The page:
Giacomo Puccini


Oct 16 - Dec 1

The final performances of the season star Liudmyla Monastyrska in the title role of the passionate diva, Roberto Aronica as Tosca’s lover, the artist and revolutionary Cavaradossi, and Marco Vratogna as the sadistic police chief Scarpia. Joseph Colaneri conducts.

Co-production of the Metropolitan Opera, Bayerische Staatsoper, and Teatro alla Scala.
This season's performances of Tosca are dedicated to the memory of Luc Bondy, who passed away on November 28.

Read Synopsis Read Program
  • Sung In
  • Italian
  • Met Titles In
  • English
  • German
  • Italian
  • Spanish
  • Estimated Run Time
  • 3 hrs 4 mins
  • House Opens
  • Act I 46 mins
  • Intermission 36 mins
  • Act II 43 mins
  • Intermission 32 mins
  • Act III 28 mins
  • Opera Ends
Oct 16 - Dec 1

This production has completed for the season.

Be sure to check out our remaining productions on the season list.

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A scene from Tosca

“An exemplary Tosca”

—Le Monde

World premiere: Teatro Costanzi, Rome, 1900. Met and U.S. premiere: February 4, 1901. Puccini’s melodrama about a volatile diva, a sadistic police chief, and an idealistic artist has offended and thrilled audiences for more than a century. Critics, for their part, have often had problems with Tosca’s rather grungy subject matter, the directness and intensity of its score, and the crowd-pleasing dramatic opportunities it provides for its lead roles. But these same aspects have also made Tosca one of a handful of iconic works that seem to represent opera in the public imagination.


Giacomo Puccini (1858–1924) was immensely popular in his own lifetime, and his mature works remain staples in the repertory of most of the world’s opera companies. His librettists for Tosca, Giuseppe Giacosa (1847–1906) and Luigi Illica (1857–1919), also collaborated with him on La Bohème and Madama Butterfly. Giacosa, a dramatist, was responsible for the stories and Illica, a poet, worked primarily on the words themselves.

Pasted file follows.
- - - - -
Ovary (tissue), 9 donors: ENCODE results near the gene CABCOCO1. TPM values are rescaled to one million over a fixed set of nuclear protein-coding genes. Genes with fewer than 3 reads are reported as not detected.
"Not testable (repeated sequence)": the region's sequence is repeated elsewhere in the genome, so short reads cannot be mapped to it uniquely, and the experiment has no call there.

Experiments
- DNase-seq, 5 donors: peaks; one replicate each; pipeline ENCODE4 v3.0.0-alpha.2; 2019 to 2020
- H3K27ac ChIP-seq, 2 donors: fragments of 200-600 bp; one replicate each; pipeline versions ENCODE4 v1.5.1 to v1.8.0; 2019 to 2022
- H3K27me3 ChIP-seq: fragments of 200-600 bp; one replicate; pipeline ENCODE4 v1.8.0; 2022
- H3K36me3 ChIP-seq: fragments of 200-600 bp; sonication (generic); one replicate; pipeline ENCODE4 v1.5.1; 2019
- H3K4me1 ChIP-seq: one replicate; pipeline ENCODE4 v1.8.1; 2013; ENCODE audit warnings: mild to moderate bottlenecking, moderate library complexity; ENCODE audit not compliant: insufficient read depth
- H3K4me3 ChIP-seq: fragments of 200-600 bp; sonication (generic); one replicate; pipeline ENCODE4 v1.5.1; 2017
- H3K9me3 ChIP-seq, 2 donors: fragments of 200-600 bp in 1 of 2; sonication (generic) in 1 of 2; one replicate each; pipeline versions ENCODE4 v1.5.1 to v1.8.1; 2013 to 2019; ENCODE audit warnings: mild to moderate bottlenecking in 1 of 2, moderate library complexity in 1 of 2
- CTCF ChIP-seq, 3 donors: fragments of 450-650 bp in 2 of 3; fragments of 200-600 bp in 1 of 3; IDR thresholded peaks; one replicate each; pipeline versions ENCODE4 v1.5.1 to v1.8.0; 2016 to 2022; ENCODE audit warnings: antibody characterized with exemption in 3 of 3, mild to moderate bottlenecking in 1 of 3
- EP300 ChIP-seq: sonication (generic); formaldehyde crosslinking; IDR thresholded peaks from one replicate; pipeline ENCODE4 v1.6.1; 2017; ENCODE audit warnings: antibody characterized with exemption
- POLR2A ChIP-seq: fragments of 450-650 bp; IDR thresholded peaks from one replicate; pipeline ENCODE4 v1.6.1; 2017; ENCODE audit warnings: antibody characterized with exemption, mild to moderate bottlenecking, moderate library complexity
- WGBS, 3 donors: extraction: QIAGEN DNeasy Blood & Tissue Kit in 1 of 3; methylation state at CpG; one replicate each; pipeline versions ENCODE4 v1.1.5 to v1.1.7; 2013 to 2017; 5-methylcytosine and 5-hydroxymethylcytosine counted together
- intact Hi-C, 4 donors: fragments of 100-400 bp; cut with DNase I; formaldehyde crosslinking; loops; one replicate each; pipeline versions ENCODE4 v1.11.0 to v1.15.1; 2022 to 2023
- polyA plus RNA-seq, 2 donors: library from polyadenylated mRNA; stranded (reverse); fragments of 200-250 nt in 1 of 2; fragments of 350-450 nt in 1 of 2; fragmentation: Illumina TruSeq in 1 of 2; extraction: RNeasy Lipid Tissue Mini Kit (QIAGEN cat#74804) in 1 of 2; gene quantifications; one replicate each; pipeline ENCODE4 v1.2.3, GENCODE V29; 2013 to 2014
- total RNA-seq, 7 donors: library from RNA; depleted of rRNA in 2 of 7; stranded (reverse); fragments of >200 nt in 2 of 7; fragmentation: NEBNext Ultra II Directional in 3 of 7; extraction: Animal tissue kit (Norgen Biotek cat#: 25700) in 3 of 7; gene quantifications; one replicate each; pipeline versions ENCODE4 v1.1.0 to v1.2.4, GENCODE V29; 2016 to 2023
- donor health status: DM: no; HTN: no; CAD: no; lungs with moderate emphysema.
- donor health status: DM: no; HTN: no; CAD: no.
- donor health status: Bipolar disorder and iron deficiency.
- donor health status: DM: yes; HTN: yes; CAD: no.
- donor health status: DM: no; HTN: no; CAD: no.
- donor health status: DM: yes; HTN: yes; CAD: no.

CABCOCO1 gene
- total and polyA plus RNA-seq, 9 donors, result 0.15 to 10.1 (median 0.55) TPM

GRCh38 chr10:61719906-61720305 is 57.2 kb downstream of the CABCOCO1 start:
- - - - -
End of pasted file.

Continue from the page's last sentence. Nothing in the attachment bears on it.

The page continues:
Production Luc Bondy

Set Designer Richard Peduzzi

Costume Designer Milena Canonero

Lighting Designer Max Keller

Giacomo Puccini


Giacomo Puccini


A scene from Tosca

No opera is more tied to its setting than Tosca: Rome, the morning of June 17, 1800, through dawn the following day. The settings for each of the three acts—the Church of Sant’Andrea della Valle, Palazzo Farnese, and Castel Sant’Angelo—are familiar monuments in the city and can still be visited today. While the libretto takes some liberties with the facts, historical issues form a basis for the opera: the people of Rome are awaiting news of the Battle of Marengo in northern Italy, which will decide the fate of their symbolically powerful city.


The score of Tosca is considered a prime example of the style of verismo, an elusive term usually translated as “realism.” The typical musical features of the verismo tradition are prominent in this opera: short arias with an uninhibited flood of raw melody, ambient sounds that blur the distinctions between life and art (including the extraordinary tolling of morning church bells as dawn breaks to open Act III); and the use of parlato—words spoken instead of sung—at moments of tension. The title character’s Act II aria, “Vissi d’arte,” is among the most popular solos in all of opera.

Met History

Tosca has opened the Met season five times, beginning in 1919 with Geraldine Farrar and Enrico Caruso and most recently in 2009 with Karita Mattila and Marcelo Álvarez. The 1959 opening night featured Renata Tebaldi, Mario del Monaco (seen here at the curtain call), and George London. Tosca ranks fifth in performance numbers at the Met.

A scene from Tosca